A PERTINENT EXAMPLE.
The disclosures made by the Cronin in
quest in Chicago, that some hnndred thou
sand dollars of the Clan-na-Gael's fund was
lost in stock speculations by the custodians,
affords fertile ground for some pertinent
In the first place it should suggest to con
tributors to those funds, that the money
which they have been raisins for the sup
posed liberation of Ireland was thrown
away. Intimations of this sort that the
contributions of Irish men and women were
used simply for the support of professional
patriots, have already been 'made, and they
seem to be pretty thoroughly indorsed bj
this disclosure. It would puzzle even an
Irish intellect to understand how Ireland
can be liberated by the purchase of five
thousand shares of Chicago and Northwest
ern stock at 126.
The other point is on the inevitably de
moralizing character of gambling. "Whether
these funds were wisely contributed or not,
they were trust funds. If men of eminent
character among the Irish have used 'the
trust funds, placed, in their charge, in a
Way which would have been just as useful,
if they had coppered the ace or played it in
a jack pot, the lesson is so obvious that it
hardly needs to be specified.
THE SflPEEHE C0UBT OVEBEULED.
The reported decision of a United States
District Judge in Missouri that the long
and short haulx clause of the inter-State
commerce law forbids the levying of a
greater rate on the local traffic of a road,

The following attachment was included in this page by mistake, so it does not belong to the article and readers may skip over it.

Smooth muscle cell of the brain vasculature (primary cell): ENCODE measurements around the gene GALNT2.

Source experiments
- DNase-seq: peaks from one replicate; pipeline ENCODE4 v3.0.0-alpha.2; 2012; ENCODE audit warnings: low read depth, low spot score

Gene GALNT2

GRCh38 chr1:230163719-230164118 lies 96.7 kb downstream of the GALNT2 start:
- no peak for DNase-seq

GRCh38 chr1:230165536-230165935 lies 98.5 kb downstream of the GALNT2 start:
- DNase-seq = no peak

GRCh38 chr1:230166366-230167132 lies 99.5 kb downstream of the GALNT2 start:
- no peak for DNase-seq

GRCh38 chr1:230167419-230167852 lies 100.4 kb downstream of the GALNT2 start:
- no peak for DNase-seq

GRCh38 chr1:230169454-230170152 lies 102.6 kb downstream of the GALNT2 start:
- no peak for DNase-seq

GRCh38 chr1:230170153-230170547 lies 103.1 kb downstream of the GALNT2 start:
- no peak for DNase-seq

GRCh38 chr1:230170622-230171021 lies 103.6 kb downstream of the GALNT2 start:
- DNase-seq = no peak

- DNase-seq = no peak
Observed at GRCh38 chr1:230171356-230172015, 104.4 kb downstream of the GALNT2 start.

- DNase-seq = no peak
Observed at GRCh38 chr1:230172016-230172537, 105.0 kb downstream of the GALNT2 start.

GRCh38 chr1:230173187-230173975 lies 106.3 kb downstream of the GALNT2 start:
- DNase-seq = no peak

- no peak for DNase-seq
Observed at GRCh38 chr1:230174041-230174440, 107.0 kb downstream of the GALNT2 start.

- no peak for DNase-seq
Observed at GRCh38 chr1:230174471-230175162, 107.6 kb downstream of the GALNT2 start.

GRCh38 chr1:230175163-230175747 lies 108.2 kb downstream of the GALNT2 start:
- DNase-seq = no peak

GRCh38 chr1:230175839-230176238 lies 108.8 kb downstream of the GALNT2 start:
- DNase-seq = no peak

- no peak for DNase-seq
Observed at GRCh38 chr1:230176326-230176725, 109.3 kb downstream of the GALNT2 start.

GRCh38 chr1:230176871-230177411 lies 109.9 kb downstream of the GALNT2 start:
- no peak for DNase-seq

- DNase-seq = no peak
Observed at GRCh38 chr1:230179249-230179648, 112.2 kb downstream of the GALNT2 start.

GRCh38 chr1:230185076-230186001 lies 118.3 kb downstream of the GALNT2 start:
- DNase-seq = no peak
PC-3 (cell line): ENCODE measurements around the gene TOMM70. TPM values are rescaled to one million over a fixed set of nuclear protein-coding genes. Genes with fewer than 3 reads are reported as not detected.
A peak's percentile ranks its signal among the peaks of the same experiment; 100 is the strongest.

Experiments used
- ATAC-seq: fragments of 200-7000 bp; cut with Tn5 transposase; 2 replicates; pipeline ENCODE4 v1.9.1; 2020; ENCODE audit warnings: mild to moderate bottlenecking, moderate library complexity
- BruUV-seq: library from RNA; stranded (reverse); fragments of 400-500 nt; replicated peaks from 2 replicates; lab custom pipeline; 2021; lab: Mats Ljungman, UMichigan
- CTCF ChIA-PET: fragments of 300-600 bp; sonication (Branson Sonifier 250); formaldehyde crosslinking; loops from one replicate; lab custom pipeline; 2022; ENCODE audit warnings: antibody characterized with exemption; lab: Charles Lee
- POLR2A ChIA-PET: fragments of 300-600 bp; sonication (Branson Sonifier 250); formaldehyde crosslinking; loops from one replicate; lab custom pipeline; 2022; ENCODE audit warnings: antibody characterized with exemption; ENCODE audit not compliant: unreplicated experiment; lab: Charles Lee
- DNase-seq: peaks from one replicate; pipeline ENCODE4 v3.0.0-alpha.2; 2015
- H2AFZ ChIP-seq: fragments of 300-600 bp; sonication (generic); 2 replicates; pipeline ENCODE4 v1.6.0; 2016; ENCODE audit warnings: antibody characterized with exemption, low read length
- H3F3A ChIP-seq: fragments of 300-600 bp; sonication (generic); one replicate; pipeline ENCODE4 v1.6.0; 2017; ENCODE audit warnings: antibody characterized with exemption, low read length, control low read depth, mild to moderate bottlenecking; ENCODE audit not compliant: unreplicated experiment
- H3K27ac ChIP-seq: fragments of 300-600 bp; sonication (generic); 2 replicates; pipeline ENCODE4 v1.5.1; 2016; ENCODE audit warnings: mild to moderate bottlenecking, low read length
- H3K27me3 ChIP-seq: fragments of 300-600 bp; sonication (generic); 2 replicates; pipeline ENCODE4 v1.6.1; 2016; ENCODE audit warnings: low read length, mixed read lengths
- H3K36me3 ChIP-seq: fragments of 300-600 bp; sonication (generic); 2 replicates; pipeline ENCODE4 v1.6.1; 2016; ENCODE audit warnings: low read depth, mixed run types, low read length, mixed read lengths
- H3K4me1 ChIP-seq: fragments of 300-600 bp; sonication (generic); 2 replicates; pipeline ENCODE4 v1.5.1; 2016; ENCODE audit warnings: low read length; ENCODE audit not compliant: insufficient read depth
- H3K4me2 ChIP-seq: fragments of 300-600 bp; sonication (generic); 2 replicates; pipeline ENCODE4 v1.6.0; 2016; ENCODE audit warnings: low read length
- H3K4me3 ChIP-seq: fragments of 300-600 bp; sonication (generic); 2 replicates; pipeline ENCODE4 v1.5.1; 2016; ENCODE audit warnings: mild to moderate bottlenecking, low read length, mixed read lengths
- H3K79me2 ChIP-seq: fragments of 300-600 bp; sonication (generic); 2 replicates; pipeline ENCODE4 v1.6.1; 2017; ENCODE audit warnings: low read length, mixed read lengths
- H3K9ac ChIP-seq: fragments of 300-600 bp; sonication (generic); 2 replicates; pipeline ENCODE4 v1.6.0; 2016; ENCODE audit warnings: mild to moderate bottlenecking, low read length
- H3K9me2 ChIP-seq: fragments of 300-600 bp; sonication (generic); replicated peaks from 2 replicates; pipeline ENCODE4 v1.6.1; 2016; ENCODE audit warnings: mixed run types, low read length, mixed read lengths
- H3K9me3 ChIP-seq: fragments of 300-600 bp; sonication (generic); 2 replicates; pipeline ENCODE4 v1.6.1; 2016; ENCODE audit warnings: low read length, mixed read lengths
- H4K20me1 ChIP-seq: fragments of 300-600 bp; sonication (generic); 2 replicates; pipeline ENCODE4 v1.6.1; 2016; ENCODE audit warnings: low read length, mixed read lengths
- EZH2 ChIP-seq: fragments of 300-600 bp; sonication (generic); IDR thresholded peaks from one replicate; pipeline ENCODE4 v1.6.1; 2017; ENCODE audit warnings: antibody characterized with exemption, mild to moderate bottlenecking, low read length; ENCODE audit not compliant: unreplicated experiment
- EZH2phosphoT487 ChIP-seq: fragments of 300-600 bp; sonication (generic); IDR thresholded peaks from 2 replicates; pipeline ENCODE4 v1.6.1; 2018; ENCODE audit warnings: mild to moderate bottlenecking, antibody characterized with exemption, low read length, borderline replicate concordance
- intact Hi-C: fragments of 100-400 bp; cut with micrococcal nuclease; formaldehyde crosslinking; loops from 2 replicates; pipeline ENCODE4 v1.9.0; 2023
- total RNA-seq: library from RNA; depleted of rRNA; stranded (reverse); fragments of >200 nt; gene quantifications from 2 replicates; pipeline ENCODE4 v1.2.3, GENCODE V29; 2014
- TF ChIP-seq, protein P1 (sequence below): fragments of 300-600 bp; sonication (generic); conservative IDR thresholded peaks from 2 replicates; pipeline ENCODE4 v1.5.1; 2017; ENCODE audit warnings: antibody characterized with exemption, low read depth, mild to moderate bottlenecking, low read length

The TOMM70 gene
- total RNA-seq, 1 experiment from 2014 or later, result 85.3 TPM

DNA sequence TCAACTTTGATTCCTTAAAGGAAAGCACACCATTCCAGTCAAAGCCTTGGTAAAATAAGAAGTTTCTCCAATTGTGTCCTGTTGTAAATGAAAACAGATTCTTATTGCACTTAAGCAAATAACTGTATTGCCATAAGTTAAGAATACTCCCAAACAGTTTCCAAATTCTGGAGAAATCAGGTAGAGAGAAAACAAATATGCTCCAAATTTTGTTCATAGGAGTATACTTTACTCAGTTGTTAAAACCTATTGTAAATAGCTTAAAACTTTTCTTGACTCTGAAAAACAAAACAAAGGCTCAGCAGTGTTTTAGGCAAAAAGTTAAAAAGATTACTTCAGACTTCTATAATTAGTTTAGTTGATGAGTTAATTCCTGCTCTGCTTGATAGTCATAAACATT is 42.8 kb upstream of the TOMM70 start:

than the proportion of the through rates,
which that road receives jointly with other
companies, necessarily creates a consider
able stir among railroadmen. If no through
Tate can -be made which is lower than the
sum of the local rates, it will occasion a
universal revolution in railroad methods,
and will do & good deal to justify the op
position to the long-and-shoft-haul clause
which was made by railroad men at the time
of its adoption.
But before accepting this decision as
final, it should be remembered that the au
thority of a district court is not by any
means equal to that of the United States
Supreme Court; and it so happens that the
United States Supreme Court united with
the Supreme Court of Illinois, in declaring
a principle which is practically conclusive",
in the exactly opposite direction from this
decision; Itis"plain that' ntfder' the long-and-short-haul
clause, if a through rate is.
considered as a single raie, say froM TS i w
YorktffOmah, tholaw simply requires
cee the total through rate. If the through
rate on the other hand is considered to be a
group of rates levied by the different
roads, the position oi the United
States district judge applies. .But in the
case of Wabash vs. Illinois, decided in the
United States Supreme Court, both the
United States Supreme Court and the Illi
nois Supreme- Court held that a through
rate was "one contract and one voyage,"
which affords a practically conclusive rule
for the construction of the long-and-short-haul
clause in this particular.
The decision of the District Judge has al
ready been made the subject of an tmtcry
against the inter-State commerce law. "But
before that outcry extends much further,
it should be recognized that the question
has already been practically decided by the